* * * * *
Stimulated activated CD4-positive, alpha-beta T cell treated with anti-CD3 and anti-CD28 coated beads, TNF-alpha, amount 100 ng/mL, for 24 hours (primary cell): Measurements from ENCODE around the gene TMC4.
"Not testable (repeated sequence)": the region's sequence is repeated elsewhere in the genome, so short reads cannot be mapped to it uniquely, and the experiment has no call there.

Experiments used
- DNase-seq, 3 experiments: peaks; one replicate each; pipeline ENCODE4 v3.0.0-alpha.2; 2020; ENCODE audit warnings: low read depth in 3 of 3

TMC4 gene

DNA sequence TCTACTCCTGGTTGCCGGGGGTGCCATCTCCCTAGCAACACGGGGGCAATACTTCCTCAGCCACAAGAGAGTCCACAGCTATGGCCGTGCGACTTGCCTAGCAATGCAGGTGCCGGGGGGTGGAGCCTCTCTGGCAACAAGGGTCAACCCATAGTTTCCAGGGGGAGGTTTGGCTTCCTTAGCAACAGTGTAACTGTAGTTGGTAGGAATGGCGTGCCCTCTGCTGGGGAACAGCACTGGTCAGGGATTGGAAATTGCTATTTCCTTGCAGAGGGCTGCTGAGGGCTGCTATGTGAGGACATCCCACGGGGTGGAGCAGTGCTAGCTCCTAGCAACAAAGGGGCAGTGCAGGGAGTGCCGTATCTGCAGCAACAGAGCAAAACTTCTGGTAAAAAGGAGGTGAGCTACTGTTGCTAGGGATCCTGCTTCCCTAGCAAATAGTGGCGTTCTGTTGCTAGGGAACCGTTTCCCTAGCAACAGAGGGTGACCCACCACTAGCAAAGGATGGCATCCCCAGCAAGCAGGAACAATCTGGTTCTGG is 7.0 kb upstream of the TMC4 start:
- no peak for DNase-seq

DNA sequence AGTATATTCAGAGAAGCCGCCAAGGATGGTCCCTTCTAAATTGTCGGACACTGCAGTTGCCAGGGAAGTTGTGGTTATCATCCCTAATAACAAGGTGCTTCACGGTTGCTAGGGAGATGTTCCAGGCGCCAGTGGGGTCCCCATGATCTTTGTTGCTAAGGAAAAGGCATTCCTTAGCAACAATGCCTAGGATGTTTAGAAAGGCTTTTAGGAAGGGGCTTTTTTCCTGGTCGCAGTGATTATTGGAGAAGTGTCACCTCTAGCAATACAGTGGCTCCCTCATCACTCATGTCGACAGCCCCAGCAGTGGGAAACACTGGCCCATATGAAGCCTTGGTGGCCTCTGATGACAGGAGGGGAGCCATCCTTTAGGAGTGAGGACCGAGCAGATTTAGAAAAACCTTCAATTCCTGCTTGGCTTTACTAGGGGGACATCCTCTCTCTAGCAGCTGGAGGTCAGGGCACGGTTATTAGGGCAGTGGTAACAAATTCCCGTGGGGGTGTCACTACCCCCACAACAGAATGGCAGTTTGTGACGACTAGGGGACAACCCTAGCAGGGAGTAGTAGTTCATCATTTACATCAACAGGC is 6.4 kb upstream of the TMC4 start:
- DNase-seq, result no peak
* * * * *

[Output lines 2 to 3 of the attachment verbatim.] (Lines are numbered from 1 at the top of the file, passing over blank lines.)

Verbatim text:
"Not testable (repeated sequence)": the region's sequence is repeated elsewhere in the genome, so short reads cannot be mapped to it uniquely, and the experiment has no call there.

Experiments used